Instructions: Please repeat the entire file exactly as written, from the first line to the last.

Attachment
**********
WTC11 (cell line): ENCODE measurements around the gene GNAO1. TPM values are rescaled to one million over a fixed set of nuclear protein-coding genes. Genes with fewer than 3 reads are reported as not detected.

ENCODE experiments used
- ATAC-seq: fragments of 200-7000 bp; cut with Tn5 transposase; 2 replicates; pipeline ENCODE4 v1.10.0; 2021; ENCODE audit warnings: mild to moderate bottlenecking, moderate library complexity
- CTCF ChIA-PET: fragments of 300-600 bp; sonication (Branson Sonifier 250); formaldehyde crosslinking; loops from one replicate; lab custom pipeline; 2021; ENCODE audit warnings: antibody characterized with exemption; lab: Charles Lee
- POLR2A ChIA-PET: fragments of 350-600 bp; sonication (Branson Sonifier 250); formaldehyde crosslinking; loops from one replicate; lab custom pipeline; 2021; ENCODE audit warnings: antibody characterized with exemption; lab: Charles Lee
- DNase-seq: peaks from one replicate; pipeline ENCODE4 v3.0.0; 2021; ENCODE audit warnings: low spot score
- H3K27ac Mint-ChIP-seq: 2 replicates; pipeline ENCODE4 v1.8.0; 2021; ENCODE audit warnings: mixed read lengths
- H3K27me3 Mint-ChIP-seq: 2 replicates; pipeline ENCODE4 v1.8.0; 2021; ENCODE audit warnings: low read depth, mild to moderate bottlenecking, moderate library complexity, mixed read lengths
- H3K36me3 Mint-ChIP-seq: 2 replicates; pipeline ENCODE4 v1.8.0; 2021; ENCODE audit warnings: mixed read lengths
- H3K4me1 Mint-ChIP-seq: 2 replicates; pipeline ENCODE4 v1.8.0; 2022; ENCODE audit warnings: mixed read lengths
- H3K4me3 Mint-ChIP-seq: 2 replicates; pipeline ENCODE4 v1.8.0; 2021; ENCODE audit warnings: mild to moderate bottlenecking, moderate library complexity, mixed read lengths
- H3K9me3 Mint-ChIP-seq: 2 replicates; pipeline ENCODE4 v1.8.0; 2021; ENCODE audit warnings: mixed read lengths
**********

WTC11 (cell line): ENCODE measurements around the gene GNAO1. TPM values are rescaled to one million over a fixed set of nuclear protein-coding genes. Genes with fewer than 3 reads are reported as not detected.

ENCODE experiments used
- ATAC-seq: fragments of 200-7000 bp; cut with Tn5 transposase; 2 replicates; pipeline ENCODE4 v1.10.0; 2021; ENCODE audit warnings: mild to moderate bottlenecking, moderate library complexity
- CTCF ChIA-PET: fragments of 300-600 bp; sonication (Branson Sonifier 250); formaldehyde crosslinking; loops from one replicate; lab custom pipeline; 2021; ENCODE audit warnings: antibody characterized with exemption; lab: Charles Lee
- POLR2A ChIA-PET: fragments of 350-600 bp; sonication (Branson Sonifier 250); formaldehyde crosslinking; loops from one replicate; lab custom pipeline; 2021; ENCODE audit warnings: antibody characterized with exemption; lab: Charles Lee
- DNase-seq: peaks from one replicate; pipeline ENCODE4 v3.0.0; 2021; ENCODE audit warnings: low spot score
- H3K27ac Mint-ChIP-seq: 2 replicates; pipeline ENCODE4 v1.8.0; 2021; ENCODE audit warnings: mixed read lengths
- H3K27me3 Mint-ChIP-seq: 2 replicates; pipeline ENCODE4 v1.8.0; 2021; ENCODE audit warnings: low read depth, mild to moderate bottlenecking, moderate library complexity, mixed read lengths
- H3K36me3 Mint-ChIP-seq: 2 replicates; pipeline ENCODE4 v1.8.0; 2021; ENCODE audit warnings: mixed read lengths
- H3K4me1 Mint-ChIP-seq: 2 replicates; pipeline ENCODE4 v1.8.0; 2022; ENCODE audit warnings: mixed read lengths
- H3K4me3 Mint-ChIP-seq: 2 replicates; pipeline ENCODE4 v1.8.0; 2021; ENCODE audit warnings: mild to moderate bottlenecking, moderate library complexity, mixed read lengths
- H3K9me3 Mint-ChIP-seq: 2 replicates; pipeline ENCODE4 v1.8.0; 2021; ENCODE audit warnings: mixed read lengths